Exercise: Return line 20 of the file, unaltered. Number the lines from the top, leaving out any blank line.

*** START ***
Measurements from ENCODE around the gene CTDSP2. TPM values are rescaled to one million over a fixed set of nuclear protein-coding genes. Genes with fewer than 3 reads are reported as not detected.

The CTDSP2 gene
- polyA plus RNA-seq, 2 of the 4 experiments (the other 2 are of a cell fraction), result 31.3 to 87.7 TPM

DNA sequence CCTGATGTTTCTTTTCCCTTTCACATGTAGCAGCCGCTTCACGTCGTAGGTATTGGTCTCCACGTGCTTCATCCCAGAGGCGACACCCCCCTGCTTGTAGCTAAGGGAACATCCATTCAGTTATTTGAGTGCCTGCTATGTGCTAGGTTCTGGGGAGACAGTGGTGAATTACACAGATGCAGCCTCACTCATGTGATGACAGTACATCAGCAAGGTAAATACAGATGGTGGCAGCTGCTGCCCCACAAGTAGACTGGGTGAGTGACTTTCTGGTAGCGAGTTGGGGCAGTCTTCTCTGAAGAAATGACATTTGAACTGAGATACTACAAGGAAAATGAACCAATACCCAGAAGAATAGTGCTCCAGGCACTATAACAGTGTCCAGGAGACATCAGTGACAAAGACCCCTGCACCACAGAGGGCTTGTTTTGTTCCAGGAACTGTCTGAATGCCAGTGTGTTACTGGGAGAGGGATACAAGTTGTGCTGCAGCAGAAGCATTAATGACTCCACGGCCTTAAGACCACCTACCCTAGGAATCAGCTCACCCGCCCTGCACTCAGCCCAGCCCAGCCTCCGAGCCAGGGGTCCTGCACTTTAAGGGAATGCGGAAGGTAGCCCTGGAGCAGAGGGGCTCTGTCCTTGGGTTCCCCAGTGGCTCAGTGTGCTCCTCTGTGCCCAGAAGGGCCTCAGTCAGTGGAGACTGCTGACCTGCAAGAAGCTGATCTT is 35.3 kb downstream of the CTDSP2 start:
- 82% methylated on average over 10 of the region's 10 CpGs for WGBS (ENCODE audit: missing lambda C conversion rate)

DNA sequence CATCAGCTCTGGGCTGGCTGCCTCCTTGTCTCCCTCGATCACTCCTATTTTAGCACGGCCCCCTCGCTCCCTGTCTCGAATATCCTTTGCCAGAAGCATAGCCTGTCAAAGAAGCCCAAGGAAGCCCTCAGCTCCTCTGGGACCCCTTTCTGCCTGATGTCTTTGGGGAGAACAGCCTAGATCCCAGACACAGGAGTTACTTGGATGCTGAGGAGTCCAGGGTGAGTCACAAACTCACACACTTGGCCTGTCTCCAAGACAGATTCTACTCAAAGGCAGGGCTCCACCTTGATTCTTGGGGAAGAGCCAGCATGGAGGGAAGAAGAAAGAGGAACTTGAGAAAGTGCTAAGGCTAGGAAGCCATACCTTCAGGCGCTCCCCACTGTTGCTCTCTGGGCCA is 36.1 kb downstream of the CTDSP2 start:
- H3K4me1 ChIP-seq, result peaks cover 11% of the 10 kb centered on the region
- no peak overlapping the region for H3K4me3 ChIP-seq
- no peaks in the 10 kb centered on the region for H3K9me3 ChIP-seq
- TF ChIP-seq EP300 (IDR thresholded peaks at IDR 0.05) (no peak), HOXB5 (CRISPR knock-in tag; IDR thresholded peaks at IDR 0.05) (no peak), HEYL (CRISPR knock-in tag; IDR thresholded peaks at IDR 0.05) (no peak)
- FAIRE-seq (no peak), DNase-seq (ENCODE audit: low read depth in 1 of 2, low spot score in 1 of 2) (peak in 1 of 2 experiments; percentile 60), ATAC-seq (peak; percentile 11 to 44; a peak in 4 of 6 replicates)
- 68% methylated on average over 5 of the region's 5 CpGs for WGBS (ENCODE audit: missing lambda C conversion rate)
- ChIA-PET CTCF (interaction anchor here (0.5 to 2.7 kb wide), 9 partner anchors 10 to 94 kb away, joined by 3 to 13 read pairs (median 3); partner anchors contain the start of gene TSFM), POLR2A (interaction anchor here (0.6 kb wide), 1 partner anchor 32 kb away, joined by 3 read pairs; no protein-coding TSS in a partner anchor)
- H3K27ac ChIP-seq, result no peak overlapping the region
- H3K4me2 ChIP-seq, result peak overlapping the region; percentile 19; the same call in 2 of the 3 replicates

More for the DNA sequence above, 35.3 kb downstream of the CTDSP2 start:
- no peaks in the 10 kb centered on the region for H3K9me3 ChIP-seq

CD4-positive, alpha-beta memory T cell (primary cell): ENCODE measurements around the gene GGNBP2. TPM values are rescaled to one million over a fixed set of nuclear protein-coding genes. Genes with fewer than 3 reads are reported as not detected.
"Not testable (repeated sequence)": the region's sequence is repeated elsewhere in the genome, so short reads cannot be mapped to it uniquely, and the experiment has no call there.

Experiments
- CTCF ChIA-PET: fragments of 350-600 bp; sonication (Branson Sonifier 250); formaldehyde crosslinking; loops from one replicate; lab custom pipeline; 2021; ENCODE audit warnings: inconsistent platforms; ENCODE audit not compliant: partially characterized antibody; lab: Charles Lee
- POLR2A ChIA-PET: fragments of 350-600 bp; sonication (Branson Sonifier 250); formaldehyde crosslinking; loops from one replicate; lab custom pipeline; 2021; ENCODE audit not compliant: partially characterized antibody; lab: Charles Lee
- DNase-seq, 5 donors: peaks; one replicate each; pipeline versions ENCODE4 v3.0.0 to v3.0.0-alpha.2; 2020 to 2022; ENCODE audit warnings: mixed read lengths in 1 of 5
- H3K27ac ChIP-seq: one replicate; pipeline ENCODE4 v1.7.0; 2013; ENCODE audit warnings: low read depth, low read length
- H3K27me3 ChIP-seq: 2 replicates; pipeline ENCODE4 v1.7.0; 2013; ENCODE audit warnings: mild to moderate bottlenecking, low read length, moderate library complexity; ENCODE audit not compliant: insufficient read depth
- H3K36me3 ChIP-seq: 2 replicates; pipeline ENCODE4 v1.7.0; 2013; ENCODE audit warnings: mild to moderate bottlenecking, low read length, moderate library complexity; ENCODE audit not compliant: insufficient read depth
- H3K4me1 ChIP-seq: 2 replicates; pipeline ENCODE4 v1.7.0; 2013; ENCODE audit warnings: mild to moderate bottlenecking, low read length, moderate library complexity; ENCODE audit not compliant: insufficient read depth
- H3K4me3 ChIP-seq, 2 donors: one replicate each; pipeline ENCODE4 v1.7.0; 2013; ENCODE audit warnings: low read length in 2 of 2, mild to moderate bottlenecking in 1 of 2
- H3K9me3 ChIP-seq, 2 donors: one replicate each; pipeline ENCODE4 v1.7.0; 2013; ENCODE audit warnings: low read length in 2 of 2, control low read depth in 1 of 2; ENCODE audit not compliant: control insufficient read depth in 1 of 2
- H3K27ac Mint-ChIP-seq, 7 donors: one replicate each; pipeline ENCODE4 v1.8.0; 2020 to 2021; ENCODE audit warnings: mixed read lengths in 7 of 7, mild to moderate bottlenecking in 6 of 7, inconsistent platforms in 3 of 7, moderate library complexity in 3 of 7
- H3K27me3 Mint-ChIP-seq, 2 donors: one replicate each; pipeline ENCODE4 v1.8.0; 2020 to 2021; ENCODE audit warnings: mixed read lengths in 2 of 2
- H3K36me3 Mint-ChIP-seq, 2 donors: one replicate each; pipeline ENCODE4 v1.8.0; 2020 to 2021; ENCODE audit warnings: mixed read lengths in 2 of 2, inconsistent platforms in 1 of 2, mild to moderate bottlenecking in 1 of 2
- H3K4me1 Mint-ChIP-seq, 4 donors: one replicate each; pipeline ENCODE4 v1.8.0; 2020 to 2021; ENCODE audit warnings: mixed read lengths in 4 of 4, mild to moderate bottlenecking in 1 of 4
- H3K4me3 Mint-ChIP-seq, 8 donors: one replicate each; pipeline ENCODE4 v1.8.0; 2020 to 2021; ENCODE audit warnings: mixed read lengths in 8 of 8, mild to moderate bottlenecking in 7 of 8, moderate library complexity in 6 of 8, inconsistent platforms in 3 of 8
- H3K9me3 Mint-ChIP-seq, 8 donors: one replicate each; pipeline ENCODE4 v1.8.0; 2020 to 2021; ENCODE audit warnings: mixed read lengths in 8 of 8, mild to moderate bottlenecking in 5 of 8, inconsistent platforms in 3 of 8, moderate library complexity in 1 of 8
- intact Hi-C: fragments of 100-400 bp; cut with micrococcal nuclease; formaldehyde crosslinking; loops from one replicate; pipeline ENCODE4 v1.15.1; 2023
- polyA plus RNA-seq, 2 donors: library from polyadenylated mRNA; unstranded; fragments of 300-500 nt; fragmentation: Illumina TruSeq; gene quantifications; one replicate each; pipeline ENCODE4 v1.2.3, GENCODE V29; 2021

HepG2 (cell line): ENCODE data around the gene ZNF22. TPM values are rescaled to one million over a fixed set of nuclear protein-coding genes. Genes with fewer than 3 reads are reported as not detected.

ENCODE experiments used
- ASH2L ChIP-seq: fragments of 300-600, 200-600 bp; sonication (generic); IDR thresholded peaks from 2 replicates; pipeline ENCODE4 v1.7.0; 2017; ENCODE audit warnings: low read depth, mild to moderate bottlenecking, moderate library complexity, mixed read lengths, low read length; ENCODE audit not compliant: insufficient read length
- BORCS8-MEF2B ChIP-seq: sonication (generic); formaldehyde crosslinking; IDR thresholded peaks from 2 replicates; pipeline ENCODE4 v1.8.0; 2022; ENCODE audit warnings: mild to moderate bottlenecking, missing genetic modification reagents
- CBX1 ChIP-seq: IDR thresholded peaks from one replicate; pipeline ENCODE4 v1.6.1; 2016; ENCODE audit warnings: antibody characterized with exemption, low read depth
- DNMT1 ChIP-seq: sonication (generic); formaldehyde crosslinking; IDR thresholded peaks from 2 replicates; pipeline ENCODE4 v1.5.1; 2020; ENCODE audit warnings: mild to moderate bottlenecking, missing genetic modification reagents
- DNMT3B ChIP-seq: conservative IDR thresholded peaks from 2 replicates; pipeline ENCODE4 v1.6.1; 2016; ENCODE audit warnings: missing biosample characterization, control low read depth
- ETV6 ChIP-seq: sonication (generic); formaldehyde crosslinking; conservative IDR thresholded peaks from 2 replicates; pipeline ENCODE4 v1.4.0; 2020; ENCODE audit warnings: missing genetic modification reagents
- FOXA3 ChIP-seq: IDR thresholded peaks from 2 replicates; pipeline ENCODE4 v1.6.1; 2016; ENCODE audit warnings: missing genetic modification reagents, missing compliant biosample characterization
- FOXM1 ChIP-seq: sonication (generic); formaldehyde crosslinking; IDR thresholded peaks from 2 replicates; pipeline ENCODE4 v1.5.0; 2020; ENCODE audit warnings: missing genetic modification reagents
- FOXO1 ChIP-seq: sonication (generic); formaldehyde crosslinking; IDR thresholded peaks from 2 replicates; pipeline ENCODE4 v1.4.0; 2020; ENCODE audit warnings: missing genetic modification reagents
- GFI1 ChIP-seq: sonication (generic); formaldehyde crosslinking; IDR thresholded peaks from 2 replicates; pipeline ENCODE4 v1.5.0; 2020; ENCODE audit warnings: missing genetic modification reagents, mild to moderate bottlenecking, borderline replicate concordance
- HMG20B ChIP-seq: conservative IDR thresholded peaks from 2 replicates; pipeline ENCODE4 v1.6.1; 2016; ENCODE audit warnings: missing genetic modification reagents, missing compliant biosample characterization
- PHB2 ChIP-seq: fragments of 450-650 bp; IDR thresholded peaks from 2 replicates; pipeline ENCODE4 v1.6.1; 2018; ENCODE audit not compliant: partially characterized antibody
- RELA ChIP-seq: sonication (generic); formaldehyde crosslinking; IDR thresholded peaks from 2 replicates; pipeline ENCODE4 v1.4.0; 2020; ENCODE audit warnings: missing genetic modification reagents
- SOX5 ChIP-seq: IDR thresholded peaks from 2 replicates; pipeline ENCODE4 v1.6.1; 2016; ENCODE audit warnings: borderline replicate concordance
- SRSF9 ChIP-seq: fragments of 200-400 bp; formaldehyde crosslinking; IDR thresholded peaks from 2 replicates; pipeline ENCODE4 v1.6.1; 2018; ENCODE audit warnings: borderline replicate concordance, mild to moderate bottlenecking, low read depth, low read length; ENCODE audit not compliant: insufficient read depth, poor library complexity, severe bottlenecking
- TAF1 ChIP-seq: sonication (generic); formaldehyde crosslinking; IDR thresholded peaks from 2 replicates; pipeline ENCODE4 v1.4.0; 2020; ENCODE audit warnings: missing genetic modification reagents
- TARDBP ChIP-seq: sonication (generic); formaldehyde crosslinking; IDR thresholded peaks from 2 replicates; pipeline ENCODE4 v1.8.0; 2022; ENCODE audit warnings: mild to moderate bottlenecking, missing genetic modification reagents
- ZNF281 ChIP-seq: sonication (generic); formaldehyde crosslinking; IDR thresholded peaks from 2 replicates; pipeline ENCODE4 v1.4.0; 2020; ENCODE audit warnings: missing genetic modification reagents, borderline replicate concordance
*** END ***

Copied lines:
Experiments